I didn’t mean to suggest that Candace thinks the unions are the only problem in higher education, and I know that she is also concerned with the moral, spiritual, and philosophical rot, as she vividly calls it, that is behind everything. And the unions may well be a key factor in holding back reform at public institutions.
But I can’t help noting that even in colleges and universities without unions, there are all the problems of politicization, leftwing propaganda, destruction of standards, cultural relativism, and so forth. In fact, it’s probably the case that the best private universities led the way in bringing all that in, with public institutions like SUNY and CUNY dutifully trotting along behind.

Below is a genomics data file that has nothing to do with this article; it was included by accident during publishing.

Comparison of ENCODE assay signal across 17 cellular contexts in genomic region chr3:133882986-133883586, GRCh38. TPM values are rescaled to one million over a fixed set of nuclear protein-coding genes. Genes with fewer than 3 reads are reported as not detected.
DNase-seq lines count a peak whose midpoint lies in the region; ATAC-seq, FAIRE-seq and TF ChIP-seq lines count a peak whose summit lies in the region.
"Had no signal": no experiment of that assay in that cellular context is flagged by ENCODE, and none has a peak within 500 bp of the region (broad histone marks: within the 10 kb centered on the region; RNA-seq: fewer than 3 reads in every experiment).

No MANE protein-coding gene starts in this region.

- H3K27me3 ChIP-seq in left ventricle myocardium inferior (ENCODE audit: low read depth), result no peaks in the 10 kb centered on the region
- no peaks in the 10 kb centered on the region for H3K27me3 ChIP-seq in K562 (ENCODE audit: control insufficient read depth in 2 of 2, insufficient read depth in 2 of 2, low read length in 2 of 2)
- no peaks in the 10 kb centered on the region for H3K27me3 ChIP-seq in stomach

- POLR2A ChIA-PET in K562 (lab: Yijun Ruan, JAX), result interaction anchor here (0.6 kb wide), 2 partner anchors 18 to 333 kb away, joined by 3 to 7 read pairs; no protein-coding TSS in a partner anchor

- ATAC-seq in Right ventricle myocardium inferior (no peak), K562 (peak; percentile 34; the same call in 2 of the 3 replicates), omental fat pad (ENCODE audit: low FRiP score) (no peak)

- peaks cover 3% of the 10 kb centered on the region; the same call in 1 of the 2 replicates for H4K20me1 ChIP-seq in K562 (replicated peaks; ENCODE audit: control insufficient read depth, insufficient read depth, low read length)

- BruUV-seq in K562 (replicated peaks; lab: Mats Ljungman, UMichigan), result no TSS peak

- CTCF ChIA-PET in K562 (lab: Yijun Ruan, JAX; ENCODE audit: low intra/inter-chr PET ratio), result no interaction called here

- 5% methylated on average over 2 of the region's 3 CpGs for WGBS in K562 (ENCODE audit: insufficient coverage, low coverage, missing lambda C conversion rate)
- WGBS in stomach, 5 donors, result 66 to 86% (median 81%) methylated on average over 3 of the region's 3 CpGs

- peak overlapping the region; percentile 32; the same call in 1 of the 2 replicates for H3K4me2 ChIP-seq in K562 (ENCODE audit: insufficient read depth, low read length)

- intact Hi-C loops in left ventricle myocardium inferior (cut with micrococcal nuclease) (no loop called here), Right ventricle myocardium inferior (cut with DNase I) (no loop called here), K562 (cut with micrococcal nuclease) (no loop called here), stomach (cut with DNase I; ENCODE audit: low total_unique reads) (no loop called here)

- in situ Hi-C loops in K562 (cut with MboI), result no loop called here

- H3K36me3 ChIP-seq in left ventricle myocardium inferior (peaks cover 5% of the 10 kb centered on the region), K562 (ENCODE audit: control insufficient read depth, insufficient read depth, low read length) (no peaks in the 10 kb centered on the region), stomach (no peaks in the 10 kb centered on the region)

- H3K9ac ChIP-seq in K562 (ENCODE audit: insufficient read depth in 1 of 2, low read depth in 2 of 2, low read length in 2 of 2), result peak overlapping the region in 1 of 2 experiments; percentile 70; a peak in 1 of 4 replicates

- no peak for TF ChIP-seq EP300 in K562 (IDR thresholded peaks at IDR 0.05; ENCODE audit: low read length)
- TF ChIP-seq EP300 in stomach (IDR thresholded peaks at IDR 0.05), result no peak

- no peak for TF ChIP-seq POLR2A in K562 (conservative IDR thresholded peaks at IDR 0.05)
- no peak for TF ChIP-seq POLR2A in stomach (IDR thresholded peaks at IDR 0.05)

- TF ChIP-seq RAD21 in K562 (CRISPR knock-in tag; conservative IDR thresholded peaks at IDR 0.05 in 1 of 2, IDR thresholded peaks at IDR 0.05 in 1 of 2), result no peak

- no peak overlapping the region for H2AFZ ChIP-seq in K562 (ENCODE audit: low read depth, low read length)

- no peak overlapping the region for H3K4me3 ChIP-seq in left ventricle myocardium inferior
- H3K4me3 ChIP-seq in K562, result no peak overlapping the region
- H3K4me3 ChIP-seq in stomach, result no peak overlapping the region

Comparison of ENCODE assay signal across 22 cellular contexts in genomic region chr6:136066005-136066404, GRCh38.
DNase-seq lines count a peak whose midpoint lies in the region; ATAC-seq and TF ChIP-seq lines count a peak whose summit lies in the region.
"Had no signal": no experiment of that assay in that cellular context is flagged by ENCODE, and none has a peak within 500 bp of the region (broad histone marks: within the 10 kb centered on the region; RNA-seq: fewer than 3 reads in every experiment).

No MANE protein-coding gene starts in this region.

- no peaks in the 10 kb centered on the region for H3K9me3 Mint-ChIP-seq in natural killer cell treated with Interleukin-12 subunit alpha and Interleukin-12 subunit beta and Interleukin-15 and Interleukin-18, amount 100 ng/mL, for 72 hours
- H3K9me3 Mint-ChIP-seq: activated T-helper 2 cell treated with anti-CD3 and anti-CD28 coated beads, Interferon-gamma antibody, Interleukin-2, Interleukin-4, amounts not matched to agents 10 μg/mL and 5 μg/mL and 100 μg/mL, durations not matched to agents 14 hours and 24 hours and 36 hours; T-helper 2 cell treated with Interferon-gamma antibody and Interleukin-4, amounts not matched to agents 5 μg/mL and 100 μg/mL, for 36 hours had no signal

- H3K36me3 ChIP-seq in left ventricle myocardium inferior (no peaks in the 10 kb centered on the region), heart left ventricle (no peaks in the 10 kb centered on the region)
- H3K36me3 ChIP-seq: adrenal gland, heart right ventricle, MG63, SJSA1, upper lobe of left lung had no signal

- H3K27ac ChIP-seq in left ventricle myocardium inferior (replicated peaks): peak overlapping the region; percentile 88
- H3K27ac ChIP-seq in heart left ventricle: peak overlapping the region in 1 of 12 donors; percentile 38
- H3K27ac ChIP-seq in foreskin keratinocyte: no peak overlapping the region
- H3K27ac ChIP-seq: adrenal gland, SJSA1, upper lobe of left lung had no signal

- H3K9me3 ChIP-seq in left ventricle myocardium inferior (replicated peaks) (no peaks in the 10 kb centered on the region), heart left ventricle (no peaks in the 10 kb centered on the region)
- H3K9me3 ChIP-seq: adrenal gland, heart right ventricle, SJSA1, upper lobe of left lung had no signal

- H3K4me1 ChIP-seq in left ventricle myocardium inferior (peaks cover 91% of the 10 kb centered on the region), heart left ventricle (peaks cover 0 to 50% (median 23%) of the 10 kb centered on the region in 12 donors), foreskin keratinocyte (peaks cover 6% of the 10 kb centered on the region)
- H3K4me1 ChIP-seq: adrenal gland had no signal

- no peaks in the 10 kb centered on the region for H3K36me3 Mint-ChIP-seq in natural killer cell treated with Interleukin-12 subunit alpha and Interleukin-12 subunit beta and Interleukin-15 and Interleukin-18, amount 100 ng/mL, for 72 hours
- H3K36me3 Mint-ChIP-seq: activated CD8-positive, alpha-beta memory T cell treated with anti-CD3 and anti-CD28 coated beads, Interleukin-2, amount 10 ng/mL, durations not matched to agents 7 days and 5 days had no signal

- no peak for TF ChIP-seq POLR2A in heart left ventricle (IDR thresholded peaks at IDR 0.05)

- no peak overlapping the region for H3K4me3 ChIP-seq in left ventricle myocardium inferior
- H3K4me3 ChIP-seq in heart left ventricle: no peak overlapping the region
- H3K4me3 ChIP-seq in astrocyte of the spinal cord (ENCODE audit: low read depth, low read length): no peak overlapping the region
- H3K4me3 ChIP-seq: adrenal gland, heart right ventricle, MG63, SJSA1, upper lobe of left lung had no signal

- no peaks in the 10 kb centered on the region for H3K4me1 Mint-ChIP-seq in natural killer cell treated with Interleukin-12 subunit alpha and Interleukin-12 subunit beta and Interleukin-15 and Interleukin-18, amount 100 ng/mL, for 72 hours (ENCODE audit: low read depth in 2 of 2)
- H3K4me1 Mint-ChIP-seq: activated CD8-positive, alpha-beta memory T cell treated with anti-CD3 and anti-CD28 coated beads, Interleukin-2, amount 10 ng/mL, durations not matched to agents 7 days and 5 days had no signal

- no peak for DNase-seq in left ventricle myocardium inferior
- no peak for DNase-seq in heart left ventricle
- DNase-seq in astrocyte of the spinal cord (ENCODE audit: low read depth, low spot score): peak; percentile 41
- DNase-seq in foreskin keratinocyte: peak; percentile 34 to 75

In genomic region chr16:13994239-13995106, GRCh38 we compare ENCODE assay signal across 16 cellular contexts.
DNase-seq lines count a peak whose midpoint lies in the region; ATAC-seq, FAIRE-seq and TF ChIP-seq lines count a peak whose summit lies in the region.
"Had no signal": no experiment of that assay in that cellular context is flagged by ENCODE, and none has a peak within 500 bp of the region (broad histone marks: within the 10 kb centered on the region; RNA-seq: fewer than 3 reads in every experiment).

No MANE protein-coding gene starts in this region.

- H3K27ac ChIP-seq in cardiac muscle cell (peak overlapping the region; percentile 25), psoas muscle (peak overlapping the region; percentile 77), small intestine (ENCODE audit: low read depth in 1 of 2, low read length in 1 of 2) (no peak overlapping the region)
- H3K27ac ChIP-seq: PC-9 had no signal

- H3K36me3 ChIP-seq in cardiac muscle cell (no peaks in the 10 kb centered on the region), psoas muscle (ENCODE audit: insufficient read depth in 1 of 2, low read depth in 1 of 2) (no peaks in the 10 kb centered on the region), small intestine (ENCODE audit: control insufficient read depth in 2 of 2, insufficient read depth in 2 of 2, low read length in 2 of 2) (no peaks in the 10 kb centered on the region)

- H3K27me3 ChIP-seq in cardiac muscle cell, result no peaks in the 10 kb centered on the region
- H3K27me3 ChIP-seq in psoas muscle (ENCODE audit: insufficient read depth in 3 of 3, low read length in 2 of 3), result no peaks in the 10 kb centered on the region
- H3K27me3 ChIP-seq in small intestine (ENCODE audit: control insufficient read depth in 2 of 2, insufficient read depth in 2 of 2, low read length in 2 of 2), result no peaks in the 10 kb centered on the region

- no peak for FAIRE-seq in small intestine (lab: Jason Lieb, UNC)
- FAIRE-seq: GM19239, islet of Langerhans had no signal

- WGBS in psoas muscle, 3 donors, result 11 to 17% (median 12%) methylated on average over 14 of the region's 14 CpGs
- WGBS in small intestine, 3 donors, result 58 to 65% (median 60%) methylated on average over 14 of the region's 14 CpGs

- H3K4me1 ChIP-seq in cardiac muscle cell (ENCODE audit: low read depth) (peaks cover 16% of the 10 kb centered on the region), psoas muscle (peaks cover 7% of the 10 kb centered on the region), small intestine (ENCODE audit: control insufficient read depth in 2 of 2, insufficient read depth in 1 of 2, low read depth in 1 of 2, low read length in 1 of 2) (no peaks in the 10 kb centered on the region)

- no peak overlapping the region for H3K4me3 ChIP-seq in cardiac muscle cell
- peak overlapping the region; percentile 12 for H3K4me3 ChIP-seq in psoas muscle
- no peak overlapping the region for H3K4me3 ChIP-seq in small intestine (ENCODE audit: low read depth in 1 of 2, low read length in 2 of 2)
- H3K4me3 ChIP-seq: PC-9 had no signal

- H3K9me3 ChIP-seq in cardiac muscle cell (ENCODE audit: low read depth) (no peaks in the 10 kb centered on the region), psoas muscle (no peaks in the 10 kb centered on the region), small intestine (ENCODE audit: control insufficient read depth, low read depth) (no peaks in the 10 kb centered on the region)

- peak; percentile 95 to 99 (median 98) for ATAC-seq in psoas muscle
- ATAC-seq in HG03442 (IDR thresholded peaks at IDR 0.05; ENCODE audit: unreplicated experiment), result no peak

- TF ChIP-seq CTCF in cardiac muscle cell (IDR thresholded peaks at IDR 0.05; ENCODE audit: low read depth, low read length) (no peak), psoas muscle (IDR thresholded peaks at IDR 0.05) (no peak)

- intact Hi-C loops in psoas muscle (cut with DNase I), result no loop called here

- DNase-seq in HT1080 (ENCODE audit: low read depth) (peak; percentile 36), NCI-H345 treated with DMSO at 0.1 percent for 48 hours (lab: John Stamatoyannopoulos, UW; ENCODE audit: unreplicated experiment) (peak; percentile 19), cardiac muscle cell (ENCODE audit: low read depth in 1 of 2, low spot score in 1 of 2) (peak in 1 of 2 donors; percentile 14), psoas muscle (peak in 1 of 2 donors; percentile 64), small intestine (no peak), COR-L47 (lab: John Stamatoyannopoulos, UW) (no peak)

However, that doesn’t change the fact that those like Candace trying to bring needed reform will find the unions at the public universities an enormous and even vicious obstacle Indeed, as Dorothy Lang pointed out in an interview in Academic Questions (Winter 04-05), the CUNY faculty unions pulled out all the stops in charging racism, discrimination, and even “ethnic cleansing” over the efforts of reformers to eliminate math and reading remediation from the four-year schools and concentrate it in the two year schools, a most sensible idea which helps to preserve a higher standard of education in the four year schools and is responsible for the considerable improvements in the CUNY system that we have seen recently.
I’ll answer the point about charter schools in a separate post.